Dugger takes over at Spirit Mountain Casino

10.31.2012 Ron Karten People, Gaming, Spirit Mountain Casino

Almost three years after returning to Spirit Mountain Casino as its chief operations officer, Randy Dugger was appointed general manager of the Tribe's main business enterprise in August.

Dugger succeeds Rodney Ferguson, who worked for the casino for almost four years as its chief executive officer before resigning.

"I believe that the title 'general manager' suggests a more hands-on style than the CEO title, which suggests a more formal 'corporate' style," Dugger says about the change in management style at the casino.

"Spirit Mountain is a large business … in fact the largest in Polk County. We are a Tribal business enterprise so we retain some of the characteristics of a small business in the sense that we are very connected to the communities in the area where we operate and where our Tribal members and employees live and raise their families.

"In my mind, the general manager title is a better fit to our business model. It suggests not only a more hands-on approach, but a more collaborative, involved and engaging style."

Dugger, 63, started working for Spirit Mountain Casino three months before it opened in October 1995. He started as the Food and Beverage manager and supervised the department's rapid growth from 1995 to 1999.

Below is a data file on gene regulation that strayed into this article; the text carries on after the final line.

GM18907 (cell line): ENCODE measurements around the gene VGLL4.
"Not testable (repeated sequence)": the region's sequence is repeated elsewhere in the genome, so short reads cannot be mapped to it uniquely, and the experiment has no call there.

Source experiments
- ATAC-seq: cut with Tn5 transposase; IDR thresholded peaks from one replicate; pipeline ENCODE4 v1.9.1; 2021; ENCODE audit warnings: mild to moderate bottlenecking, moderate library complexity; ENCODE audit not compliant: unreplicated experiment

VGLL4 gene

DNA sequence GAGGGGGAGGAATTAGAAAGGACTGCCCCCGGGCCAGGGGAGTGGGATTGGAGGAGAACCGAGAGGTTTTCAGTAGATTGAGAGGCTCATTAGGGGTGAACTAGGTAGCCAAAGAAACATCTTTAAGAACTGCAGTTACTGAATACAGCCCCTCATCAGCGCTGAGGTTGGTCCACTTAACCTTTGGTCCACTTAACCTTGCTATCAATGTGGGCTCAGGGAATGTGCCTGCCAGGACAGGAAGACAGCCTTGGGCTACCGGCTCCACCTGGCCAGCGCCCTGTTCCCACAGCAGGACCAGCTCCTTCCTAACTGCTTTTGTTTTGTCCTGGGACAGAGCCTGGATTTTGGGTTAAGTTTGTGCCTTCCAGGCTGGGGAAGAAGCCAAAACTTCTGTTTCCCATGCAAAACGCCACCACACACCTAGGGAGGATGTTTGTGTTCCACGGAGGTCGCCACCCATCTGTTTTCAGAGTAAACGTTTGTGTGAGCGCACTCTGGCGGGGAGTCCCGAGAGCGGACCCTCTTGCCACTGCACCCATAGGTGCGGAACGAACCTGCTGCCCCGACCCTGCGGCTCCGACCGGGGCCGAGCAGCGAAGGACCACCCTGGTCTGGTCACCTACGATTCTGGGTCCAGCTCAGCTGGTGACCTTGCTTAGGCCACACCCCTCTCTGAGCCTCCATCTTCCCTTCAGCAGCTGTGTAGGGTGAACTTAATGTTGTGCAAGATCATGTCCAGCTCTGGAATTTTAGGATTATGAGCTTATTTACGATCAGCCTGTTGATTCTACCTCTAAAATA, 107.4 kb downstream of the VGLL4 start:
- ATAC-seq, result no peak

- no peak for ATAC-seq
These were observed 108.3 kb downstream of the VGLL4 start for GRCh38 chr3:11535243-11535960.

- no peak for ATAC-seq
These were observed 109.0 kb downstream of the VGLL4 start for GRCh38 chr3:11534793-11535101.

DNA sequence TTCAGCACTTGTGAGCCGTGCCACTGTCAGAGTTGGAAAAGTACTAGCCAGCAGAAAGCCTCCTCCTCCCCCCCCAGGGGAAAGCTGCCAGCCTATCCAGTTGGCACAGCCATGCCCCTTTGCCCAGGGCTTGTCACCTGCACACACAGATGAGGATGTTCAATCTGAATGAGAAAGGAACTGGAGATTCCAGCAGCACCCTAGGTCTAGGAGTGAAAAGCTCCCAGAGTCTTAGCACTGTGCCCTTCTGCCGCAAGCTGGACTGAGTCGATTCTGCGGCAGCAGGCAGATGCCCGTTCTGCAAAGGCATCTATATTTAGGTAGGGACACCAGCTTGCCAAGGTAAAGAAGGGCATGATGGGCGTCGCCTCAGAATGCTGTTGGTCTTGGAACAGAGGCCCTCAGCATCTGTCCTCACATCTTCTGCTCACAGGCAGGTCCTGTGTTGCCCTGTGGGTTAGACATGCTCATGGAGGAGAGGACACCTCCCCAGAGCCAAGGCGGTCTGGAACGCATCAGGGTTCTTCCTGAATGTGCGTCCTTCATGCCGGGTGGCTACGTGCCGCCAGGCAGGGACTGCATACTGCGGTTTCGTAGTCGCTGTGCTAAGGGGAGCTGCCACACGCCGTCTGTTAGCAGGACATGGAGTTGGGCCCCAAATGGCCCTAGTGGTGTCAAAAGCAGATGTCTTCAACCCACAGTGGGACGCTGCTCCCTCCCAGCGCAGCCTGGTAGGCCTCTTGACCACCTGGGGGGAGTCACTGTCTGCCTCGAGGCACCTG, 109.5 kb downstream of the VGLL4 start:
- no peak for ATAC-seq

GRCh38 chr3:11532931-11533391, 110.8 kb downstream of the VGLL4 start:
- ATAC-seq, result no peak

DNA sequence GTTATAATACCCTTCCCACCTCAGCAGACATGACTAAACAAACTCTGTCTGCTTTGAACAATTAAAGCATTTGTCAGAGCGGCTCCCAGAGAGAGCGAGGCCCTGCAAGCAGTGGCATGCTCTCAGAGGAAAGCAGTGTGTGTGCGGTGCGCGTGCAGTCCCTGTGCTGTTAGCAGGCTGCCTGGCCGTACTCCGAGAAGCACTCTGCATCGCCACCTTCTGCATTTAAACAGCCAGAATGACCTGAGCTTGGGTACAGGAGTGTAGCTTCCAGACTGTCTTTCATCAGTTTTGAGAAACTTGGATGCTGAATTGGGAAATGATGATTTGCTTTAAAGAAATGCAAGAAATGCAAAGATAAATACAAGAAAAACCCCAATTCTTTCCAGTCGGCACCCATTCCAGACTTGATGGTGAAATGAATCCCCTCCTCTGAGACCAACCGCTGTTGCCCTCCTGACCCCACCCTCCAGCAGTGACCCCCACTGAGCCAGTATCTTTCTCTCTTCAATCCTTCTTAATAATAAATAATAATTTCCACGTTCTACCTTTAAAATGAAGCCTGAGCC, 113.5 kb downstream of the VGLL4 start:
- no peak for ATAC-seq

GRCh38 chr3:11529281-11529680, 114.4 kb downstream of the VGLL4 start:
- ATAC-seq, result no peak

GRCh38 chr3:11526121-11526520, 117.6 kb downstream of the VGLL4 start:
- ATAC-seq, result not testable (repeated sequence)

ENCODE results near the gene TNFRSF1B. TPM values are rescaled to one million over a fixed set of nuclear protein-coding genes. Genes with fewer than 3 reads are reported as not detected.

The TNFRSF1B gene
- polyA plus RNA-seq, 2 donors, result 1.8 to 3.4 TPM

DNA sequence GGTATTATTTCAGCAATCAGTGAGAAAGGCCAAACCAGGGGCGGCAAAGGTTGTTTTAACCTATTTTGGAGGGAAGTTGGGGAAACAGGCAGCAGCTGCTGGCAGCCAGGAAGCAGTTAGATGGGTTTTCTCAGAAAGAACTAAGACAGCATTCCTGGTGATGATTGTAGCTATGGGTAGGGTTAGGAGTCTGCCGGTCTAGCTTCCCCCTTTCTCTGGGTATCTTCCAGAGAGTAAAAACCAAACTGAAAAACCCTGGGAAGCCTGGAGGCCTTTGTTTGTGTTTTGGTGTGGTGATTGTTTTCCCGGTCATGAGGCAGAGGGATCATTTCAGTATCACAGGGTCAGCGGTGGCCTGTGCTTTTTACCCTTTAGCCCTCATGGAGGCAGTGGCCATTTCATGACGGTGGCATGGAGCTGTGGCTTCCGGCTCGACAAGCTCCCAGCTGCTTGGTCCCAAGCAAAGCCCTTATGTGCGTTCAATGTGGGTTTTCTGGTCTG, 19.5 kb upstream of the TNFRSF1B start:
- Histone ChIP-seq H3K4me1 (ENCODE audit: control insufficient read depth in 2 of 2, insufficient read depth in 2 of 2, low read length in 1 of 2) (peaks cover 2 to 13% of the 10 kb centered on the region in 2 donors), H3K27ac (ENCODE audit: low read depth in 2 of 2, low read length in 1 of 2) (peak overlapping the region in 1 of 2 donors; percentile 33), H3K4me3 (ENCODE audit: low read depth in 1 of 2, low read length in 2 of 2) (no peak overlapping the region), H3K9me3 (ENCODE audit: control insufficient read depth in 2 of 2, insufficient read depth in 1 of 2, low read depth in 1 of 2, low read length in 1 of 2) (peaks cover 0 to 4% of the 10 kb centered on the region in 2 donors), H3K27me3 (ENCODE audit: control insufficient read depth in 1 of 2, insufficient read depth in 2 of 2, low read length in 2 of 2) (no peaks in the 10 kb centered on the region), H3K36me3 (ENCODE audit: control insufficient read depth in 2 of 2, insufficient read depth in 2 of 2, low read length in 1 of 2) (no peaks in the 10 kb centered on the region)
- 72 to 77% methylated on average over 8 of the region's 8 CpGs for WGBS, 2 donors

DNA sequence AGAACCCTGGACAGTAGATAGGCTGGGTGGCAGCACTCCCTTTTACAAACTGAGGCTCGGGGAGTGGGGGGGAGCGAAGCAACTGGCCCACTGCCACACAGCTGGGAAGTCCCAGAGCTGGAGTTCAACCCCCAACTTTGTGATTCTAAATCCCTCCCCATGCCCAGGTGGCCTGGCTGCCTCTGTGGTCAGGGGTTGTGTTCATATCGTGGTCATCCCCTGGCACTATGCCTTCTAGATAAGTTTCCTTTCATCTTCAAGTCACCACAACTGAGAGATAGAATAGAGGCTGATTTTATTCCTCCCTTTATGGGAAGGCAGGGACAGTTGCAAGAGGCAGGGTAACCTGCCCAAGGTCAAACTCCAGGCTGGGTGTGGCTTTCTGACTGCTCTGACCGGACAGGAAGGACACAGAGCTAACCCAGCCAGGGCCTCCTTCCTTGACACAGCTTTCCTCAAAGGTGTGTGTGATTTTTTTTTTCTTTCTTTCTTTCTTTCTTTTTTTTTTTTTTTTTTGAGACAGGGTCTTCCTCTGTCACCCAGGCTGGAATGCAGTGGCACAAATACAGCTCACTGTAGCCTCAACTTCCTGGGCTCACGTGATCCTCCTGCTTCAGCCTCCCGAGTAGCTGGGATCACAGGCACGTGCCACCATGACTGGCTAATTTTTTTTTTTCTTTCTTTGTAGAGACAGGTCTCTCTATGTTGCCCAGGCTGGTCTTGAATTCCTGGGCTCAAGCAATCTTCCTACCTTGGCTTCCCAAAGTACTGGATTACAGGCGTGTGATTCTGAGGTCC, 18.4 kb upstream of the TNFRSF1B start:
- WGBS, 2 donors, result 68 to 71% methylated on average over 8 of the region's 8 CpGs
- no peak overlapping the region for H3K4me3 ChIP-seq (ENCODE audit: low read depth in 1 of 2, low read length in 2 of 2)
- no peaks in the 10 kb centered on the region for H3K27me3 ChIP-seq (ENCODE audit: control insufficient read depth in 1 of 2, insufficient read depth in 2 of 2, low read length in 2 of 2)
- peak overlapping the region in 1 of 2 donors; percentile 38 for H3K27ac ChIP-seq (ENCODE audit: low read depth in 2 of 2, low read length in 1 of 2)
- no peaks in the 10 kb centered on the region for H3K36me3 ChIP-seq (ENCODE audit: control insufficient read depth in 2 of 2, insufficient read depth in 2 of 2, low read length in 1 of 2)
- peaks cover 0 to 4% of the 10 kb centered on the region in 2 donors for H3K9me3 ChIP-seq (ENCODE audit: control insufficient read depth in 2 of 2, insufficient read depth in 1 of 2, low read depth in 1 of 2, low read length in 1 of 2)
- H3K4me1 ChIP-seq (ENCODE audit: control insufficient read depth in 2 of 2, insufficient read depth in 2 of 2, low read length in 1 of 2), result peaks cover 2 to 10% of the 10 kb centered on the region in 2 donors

He was promoted to director of Guest Services, overseeing the casino's Facilities/Maintenance Department and Spirit Mountain Lodge. In 2004, he served as interim Gaming Director.

From 2007 to 2009, Dugger worked for the Tuolumne Band of Me-Wuk Indians in California and returned in October 2009 to Spirit Mountain Casino as chief operations officer, the position he held until being appointed general manager.

"In every position I've held, I've had the opportunity to work with some great people who helped me learn and grow," he says. "The Tribe also has been very supportive in helping me with specific post-graduate studies in the gaming and nongaming areas to supplement my work experiences."

Dugger says that a change in title atop the casino's organizational chart does not necessarily mean a new style in leadership.